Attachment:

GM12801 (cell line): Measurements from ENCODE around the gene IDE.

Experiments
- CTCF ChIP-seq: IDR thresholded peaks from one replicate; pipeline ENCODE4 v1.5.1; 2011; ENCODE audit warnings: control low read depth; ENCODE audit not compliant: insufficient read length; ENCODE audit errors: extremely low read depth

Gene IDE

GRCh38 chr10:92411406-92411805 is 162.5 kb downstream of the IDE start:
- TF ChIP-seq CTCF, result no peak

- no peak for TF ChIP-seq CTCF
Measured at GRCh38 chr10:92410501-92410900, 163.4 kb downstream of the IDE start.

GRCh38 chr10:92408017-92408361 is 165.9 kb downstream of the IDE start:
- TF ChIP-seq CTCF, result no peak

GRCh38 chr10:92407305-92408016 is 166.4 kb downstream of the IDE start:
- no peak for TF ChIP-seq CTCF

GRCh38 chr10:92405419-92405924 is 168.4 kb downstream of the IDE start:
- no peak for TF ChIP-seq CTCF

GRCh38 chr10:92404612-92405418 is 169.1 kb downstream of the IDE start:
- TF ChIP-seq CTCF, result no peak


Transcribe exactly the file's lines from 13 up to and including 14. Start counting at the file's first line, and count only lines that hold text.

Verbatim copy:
GRCh38 chr10:92405419-92405924 is 168.4 kb downstream of the IDE start:
- no peak for TF ChIP-seq CTCF